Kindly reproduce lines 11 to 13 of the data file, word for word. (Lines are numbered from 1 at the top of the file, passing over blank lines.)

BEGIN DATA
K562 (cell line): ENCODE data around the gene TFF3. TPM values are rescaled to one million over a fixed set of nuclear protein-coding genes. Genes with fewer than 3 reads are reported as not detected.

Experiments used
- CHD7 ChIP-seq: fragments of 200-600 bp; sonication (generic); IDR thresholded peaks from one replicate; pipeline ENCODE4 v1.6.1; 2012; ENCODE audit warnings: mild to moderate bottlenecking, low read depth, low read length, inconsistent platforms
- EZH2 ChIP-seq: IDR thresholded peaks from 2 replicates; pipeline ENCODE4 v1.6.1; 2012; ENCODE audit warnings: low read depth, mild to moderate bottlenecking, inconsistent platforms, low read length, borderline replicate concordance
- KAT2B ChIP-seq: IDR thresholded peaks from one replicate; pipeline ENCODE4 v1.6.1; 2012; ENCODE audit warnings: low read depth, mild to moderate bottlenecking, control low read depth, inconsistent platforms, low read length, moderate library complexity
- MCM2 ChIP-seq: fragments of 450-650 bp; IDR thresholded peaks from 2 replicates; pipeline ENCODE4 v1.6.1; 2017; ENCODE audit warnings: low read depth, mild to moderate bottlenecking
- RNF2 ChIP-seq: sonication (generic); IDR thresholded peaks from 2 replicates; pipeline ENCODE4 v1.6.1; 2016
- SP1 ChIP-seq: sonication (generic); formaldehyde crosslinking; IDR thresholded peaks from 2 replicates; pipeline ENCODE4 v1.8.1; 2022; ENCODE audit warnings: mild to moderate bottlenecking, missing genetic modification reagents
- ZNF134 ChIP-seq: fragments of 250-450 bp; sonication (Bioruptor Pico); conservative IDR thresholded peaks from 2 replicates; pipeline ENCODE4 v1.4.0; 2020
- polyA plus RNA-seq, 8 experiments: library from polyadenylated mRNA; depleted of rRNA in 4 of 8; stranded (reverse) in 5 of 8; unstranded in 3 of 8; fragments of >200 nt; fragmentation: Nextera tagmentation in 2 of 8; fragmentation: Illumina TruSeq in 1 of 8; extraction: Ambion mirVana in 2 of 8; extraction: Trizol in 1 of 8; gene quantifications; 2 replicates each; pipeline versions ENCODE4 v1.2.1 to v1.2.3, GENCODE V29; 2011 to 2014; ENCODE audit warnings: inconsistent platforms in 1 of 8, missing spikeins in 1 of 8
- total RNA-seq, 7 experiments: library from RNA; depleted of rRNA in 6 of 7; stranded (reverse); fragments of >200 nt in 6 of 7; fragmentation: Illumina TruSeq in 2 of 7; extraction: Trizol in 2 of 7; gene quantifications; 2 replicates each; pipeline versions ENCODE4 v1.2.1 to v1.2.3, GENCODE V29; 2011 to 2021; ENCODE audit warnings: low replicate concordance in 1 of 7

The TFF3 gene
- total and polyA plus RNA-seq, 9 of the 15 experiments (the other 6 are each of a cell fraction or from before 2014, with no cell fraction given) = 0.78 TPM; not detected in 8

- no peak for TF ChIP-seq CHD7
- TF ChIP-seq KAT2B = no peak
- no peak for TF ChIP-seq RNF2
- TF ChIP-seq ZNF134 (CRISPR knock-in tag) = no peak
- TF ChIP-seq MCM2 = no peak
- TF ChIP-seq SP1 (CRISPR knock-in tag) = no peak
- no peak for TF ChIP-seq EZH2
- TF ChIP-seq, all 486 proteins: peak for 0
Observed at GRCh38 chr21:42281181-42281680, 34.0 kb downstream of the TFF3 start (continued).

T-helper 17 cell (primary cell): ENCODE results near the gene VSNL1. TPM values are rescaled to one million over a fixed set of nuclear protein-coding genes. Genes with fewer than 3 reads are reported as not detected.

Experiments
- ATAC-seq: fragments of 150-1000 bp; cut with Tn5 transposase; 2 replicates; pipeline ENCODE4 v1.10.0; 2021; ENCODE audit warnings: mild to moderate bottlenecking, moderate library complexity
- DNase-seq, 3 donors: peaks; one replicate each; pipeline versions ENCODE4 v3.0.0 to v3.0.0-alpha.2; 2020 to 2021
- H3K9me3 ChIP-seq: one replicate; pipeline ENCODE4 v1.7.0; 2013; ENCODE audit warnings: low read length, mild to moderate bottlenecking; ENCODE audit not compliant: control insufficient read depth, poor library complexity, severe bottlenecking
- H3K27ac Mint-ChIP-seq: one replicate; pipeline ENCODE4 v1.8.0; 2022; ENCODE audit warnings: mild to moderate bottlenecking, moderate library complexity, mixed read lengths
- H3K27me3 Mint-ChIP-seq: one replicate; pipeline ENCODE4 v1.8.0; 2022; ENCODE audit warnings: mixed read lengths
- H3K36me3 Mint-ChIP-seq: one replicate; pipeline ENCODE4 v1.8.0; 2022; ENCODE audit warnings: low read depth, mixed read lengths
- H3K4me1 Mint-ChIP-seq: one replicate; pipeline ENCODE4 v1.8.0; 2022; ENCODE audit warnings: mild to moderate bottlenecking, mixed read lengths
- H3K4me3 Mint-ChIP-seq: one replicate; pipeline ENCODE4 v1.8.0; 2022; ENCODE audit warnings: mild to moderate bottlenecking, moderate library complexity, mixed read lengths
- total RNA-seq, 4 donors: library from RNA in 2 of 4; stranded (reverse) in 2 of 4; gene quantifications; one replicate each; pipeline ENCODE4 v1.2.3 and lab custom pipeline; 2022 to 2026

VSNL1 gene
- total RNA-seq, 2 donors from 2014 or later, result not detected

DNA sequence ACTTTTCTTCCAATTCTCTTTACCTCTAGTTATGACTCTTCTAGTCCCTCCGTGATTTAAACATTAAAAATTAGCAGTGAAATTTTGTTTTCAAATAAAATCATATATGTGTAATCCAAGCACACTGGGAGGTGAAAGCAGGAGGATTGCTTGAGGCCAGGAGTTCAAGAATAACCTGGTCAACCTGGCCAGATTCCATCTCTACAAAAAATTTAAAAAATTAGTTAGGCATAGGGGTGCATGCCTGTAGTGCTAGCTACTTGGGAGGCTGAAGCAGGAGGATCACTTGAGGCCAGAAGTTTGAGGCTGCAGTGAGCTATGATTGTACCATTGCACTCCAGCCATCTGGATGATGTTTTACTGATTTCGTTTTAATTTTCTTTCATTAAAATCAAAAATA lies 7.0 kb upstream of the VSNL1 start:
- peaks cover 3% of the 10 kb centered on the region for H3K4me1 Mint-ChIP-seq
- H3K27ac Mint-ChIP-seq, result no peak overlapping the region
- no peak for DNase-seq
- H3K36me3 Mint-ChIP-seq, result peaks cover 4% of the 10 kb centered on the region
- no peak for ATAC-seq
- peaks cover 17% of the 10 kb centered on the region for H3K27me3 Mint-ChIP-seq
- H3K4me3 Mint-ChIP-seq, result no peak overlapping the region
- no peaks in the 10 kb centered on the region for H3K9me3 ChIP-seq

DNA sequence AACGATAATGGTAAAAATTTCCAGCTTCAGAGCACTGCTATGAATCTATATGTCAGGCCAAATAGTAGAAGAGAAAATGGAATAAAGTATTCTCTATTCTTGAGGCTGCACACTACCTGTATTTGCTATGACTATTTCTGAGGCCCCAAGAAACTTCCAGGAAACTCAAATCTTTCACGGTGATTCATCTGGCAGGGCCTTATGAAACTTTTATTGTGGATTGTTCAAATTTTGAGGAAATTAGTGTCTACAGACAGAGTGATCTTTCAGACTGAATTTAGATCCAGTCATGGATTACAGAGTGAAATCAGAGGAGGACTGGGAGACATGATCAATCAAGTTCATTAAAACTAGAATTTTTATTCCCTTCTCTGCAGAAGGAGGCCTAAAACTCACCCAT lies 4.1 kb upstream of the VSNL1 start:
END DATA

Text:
- total RNA-seq, 7 experiments: library from RNA; depleted of rRNA in 6 of 7; stranded (reverse); fragments of >200 nt in 6 of 7; fragmentation: Illumina TruSeq in 2 of 7; extraction: Trizol in 2 of 7; gene quantifications; 2 replicates each; pipeline versions ENCODE4 v1.2.1 to v1.2.3, GENCODE V29; 2011 to 2021; ENCODE audit warnings: low replicate concordance in 1 of 7

The TFF3 gene
- total and polyA plus RNA-seq, 9 of the 15 experiments (the other 6 are each of a cell fraction or from before 2014, with no cell fraction given) = 0.78 TPM; not detected in 8